By Michael Vass | February 17, 2015
In this film all at once we are thrown into a modern day homage to the 60′s spy films, while keeping a keen eye on current contemporaries. The film is some of the best parts of James Bond’s classic stylish looks, the hyperkinetic action of Jason Borne, and the time sensitivity of Jack Bauer. At the same time, in a rather over the top fashion, the film is quite aware of the outlandish nature of the world that it takes place in. The combination of all these elements work seamlessly in a film that can please spy film fans of all ages. ** Note, the review may contain spoilers though it generally skips most details about the actions in the film **
Kingsman is immediately aware of the nature of the genre it is in. This is about spies, intrigue, and gadgets. But adding to this standard issue, Kingsman throws in a bit of the fish-out-of-water, a touch of class rivalry and bias, and multiple helpings of the outlandish. Of course the film can’t escape its essentially monochrome view of the world (i.e., Valentine and Gazelle are the only people of color really in the film, and all the people of color in the film are, amazingly, bad guys).
We start the film in 1997, establishing that the tech and gadgets, while improbable (get used to hearing this said about the situations in the film), will not be impossible. The back-story is short. Just enough to establish who our heroes are going to be, and why they are in the circumstances the film will find them in.
Jack Davenport features in this part of the story and the second part of the opening storyline. Once again he is used to effect, but like in Pirates of the Caribbean he is once again underuse and little more than a cameo in the film. Equally, Mark Hamill is a short-lived device used to take advantage of Star Wars fans (and any fan of the animated Batman series – you’ll know it when you hear it). Still both actors make good use of the screen time they are allotted and do well enough to have you wish you had seen more of them in the film. We are also introduced to Gazelle as the top villain henchman, and Valentine with a scheme that is at once insane but tinged with just enough fanatical purity to be improbable.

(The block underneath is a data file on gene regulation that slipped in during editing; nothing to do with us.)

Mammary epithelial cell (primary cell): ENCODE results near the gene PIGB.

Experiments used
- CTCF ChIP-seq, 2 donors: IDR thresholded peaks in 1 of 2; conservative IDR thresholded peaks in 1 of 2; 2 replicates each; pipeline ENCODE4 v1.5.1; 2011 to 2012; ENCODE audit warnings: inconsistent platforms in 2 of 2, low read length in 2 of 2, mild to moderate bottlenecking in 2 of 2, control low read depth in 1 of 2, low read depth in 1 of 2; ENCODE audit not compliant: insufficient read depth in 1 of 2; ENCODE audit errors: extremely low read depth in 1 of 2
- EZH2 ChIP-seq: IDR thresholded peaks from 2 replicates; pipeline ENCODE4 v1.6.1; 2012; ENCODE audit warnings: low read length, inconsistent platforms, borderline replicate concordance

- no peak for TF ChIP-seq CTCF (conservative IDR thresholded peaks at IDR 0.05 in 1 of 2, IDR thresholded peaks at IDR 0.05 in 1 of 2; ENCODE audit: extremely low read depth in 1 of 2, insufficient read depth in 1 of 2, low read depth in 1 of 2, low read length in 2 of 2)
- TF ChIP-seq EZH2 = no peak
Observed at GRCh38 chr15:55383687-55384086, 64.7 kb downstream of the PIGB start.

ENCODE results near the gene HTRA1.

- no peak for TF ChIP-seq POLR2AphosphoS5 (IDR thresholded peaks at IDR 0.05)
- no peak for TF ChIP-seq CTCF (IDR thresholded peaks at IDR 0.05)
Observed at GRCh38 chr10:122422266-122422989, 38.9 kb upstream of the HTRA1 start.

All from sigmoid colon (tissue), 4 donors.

From this point on the film jumps directly into the plot promised by the popular trailers. We meet Taron Egerton as Gary “Eggsy” Unwin, and the unfortunate turn of events that have become his life. With a flair for the improbable, we learn of his potential and his dedication to family and friends. The movie also establishes that the exposition and character development will be short, with the payoff of a flashy well edited action sequence that is mostly grounded in reality. It’s a balance that the entire film manages to provide with consistency.
With all the players established at this point, the film moves on to the fish out of water phase. Eggsy is put to the test, along with several peers that are mostly predictable plot pieces. The true friend, the nameless bodies that will fall by the wayside, the prick you just want to hit, ect. While predictable the film does showcase our heroes growth and capabilities with some humor and wit.
At the same time, the film neatly wraps up the loose-end from the start of the film while providing a logical pause in the main story. As Eggsy nears the end of his training, we pick up on the actions of the bad guy – Samuel Jackson as Valentine. In a nod to the over the top villains of the Bond films, Valentine is equal parts crazy, logical in a completely fanatical way, and impossibly connected enough to have a bad guy master plan. Climate change fanatics will likely cycle from love to hate over the evil plot that will affect the world. It is obvious, at multiple points in the film, that the writer and director are not fans of the political far left – which may enhance the fun for some audience members but is brief enough and light enough to avoid offending most other viewers. Still, as evil bosses go in spy films, neither the acting nor the plot of Valentine’s rise above Saturday morning cartoon levels. Each scene of Valentine is a bit tired and thankfully brief.